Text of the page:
"What keeps you up at night? "A bad service." - Thomas Keller

I've become very interested in 'design thinking' and experiences lately. Certainly, it was a common theme in Steve Jobs's life. As I've devoured Icason's biography on Jobs, some of the parts I've been most drawn to focus on his attention to detail over experience. Setting his flaws aside, and he had many, he insisted on perfection, not just with the physical aspects of his products, but how people interact with them. The Apple stores are a great example. He obsessed over the glass details, the color of the stone on the floors and even the font on the bathroom signs. He believed that attention to how people interact with Apple and its products was a differentiator. I think he was right.

I'm about as passionately devoted to all things Thomas Keller as I am all things Apple. Keller is known throughout the food world as the only chef with two Michellin stared restaurants. Keller, like Jobs, is obsessed with details; not only the details of his food, but of the diners experience.

In this recent CBS profile and interview, you get a taste of Keller's appreciation for experience. I'm convinced he is one of the few other leaders who truly understands the importance of designing for experience.

Last month, I was in Las Vegas. I'm not much of a gambler, but I do love to eat. Keller has a less formal set of restaurants called Bouchon. Bouchon locations are based on classic french brasseries. It did not disappoint. I had the opportunity to chat with one of the bartenders - it's my custom to sit at the bar when I'm traveling and eating alone. I asked what, if any, special training they had regarding service. "Well, it's interesting," he started,  "so we make our own bitters and infused spirits, and we use this green masking tape to label them. Keller insists we cut the tape with a razor blade rather than rip it. Diners will never see these things, but he still wants it to be perfect."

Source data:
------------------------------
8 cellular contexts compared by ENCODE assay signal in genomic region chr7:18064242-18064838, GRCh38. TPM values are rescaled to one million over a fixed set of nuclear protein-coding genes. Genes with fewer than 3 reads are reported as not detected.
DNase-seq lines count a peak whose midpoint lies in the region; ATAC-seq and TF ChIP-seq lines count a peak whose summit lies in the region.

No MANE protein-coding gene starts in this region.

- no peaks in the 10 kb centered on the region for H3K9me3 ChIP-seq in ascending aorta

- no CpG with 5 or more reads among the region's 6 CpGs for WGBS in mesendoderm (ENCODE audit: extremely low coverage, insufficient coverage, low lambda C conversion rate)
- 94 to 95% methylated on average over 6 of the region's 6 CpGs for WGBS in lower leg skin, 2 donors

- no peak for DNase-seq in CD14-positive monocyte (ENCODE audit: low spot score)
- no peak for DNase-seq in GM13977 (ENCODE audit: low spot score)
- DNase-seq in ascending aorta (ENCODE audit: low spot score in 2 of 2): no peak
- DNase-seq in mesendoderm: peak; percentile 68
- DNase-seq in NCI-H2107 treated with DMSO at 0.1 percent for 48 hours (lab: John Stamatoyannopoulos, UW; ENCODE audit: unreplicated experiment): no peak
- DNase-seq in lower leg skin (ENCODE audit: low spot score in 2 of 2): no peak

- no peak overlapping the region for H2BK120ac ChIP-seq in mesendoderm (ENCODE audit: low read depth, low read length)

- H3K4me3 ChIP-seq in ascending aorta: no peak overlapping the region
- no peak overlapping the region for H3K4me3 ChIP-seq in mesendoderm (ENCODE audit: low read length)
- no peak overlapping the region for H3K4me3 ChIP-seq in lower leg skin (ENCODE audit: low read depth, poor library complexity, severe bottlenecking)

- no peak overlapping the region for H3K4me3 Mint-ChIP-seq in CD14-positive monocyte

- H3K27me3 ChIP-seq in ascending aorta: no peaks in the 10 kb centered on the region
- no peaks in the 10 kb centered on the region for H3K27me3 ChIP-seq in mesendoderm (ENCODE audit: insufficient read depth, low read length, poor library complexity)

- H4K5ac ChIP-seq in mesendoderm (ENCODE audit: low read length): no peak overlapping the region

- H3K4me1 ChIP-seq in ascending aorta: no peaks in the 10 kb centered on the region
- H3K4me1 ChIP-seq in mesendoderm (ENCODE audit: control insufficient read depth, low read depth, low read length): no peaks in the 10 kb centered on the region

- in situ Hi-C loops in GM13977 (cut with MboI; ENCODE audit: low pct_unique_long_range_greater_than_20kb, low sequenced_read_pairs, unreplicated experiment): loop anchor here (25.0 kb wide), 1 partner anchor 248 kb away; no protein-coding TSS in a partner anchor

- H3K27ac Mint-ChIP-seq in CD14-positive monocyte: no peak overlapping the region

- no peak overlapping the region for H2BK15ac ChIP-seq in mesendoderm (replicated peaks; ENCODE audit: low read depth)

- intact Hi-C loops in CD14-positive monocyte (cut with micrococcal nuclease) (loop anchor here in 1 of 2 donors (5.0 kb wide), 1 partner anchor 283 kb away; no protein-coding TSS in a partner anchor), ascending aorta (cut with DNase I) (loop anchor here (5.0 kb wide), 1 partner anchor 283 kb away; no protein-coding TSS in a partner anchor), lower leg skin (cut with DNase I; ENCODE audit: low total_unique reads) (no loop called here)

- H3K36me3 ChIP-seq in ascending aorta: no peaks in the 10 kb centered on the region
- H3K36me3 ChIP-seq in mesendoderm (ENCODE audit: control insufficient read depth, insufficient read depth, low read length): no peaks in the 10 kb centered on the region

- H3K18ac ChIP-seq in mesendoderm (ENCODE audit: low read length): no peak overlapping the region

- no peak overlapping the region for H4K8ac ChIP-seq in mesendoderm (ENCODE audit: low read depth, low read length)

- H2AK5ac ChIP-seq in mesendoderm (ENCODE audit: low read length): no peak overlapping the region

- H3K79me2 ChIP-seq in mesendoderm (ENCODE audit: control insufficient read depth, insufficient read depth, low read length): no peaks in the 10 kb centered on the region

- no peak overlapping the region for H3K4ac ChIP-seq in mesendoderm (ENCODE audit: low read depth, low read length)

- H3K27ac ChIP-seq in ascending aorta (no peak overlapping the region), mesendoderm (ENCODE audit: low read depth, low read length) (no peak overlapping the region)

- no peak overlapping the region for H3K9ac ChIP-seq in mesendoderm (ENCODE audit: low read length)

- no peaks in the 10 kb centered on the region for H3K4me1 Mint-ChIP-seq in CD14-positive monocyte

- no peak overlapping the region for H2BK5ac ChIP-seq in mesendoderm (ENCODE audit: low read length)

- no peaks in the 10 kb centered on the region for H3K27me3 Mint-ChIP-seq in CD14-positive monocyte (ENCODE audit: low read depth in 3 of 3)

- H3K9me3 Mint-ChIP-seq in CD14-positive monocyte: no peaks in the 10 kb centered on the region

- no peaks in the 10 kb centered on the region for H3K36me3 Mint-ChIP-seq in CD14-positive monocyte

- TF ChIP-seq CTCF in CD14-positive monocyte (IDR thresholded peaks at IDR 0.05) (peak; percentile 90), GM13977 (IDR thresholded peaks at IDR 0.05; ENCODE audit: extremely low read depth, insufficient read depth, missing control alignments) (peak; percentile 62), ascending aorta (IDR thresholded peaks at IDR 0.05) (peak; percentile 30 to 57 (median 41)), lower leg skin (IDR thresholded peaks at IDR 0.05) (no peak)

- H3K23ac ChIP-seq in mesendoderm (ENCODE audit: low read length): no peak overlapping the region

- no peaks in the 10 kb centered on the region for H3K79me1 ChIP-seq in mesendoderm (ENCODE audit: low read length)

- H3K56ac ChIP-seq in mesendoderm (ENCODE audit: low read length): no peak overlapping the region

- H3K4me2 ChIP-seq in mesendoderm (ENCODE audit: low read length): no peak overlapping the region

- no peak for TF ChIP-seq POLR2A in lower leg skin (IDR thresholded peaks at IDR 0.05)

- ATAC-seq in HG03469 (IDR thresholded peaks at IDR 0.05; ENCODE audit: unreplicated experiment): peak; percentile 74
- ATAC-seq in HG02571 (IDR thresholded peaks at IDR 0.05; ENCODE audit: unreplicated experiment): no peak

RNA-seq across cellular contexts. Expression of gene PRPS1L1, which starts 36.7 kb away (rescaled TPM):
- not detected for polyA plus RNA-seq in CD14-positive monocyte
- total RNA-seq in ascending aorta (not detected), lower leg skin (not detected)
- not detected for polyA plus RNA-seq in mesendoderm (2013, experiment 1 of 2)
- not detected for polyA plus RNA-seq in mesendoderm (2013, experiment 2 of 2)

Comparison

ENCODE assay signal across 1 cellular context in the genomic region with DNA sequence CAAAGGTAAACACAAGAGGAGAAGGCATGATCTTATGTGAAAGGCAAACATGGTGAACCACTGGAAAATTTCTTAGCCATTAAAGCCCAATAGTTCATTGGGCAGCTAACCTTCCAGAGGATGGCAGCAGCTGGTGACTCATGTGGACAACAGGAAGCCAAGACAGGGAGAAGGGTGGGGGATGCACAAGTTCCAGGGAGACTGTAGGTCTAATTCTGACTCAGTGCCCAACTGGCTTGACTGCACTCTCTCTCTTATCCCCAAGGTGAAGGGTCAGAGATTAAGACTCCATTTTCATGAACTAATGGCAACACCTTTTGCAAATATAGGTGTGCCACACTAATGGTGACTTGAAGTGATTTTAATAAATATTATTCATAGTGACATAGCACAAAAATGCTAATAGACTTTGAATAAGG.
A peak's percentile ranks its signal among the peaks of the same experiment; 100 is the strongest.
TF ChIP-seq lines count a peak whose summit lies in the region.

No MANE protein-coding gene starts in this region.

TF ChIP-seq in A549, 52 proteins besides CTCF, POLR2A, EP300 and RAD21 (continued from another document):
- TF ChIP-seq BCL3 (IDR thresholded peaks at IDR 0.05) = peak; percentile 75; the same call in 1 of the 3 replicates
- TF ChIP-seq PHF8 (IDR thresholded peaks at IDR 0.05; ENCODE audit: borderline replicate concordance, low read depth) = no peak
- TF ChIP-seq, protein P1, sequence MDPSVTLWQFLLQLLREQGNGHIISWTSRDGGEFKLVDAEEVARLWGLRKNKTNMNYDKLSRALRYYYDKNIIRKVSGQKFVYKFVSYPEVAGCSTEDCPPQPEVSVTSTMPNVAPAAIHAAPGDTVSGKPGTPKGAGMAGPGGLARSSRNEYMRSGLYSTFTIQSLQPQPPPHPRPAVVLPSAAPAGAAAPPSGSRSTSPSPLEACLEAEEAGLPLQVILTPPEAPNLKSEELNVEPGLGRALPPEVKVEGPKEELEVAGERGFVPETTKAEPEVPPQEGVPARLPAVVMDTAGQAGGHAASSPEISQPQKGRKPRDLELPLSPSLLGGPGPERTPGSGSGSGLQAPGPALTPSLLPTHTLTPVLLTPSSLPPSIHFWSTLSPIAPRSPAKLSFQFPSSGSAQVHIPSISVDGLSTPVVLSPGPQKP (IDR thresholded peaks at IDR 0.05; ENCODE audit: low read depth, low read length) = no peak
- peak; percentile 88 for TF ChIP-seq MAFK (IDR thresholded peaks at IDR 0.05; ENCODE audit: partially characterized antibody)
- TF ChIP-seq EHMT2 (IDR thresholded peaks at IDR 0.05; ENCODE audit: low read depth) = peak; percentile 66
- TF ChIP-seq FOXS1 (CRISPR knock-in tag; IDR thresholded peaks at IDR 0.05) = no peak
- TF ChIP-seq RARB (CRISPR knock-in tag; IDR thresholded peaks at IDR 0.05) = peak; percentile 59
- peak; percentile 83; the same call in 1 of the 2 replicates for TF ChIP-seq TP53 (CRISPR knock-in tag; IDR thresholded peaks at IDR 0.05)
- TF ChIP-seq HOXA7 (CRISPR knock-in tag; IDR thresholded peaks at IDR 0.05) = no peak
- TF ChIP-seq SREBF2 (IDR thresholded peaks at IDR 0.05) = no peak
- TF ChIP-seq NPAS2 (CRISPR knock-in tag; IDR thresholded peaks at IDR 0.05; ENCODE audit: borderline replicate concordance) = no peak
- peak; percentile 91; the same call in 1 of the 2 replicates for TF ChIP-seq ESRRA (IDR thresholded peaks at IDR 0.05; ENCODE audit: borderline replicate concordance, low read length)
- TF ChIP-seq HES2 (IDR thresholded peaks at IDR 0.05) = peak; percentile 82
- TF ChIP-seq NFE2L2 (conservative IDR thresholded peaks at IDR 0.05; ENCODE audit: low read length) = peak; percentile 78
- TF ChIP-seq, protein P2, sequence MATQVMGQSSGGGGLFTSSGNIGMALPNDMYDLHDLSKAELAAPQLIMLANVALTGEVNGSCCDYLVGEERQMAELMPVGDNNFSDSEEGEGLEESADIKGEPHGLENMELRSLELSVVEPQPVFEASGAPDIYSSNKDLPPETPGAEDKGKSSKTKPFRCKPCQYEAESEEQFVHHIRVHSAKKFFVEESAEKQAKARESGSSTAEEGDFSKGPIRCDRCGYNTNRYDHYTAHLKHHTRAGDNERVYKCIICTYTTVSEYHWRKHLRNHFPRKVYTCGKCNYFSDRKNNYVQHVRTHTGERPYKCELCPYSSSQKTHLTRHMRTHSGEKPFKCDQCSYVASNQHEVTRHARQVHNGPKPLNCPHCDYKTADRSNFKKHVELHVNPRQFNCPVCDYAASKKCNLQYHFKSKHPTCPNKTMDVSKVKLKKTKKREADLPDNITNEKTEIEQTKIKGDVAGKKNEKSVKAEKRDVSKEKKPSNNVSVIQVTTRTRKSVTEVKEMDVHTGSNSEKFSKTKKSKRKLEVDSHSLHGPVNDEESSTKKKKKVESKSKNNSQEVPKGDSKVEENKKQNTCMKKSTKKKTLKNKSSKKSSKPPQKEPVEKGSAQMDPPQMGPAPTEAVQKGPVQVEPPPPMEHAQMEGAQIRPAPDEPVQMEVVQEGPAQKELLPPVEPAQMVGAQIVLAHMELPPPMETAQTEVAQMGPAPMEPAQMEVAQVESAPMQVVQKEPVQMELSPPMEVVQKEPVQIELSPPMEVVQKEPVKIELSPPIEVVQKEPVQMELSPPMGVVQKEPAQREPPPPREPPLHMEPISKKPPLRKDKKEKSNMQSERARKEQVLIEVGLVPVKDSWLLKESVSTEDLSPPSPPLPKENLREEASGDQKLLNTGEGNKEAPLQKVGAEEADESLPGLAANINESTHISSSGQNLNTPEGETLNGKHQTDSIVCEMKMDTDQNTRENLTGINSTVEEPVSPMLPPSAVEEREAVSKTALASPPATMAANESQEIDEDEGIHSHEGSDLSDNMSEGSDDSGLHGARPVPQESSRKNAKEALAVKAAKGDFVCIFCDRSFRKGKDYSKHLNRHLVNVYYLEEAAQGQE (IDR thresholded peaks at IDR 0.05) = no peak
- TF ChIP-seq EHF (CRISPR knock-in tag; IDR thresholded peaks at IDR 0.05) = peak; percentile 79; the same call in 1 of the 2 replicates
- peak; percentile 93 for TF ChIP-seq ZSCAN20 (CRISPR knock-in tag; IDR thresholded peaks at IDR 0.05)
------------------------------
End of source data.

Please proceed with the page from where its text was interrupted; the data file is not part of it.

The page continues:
Service never endsIt took me a while to understand how his answer related to service. In talks I give, I often use a picture from the Per Se kitchen I took when we ate there and toured it in 2008. In each kitchen, Keller mounts a plaque which reads: Sense of Urgency. Our waiter and Per Se tour guide explained it. "In everything you do, wether it's putting sauce on a plate or folding a diner's napkin, do it like its the most important, the only, task in your life." Trimming the masking tape with a razor is the same thing. If you take the time to do it precisely, you'll also take the time to make the drink precisely.

Dining at a Keller restaurant is a complete experience. It's not about the food alone. In fact, given the prices of a meal at his flagships, the expectation is of a stellar meal. If you had anything less, you'd leave questioning it. The differentiator, the thing that takes it from amazing food to memorial experience is the combination of the service, details, ambiance and food. Each dish is put on the exact right plate, for example. The size and shape is not only a compliment to the food, but how you are supposed to perceive it. Something whimsical and playful, like crispy fried pigs tail (hey, this vegetarian thing is a recent change), comes on a curved, wavy dish. Something fancy and formal like "oysters and pearls" gets a more elegant treatment. And that's all by design.

How often do we design for experience in healthcare? There is a lot of emphasis on process design, particularly with lean and six sigma tactics. But do we really design things around how patients and visitors interact with our spaces and services? It's virtually guaranteed that a phrase like 'excellent clinical care' is in almost every hospital's mission statement, and even more certainly its marketing. But isn't excellent clinical care the baseline expectation of everyone who walks in? I know I never expect to be treated incompetently. I'm not suggesting we stop focusing on safety and clinical quality. I just think we need to give some serious thought to everything else - the spaces, the service, the process, the ebb and flow, the details, the look and feel, the ambiance. We need to design our products and services with the end user in mind.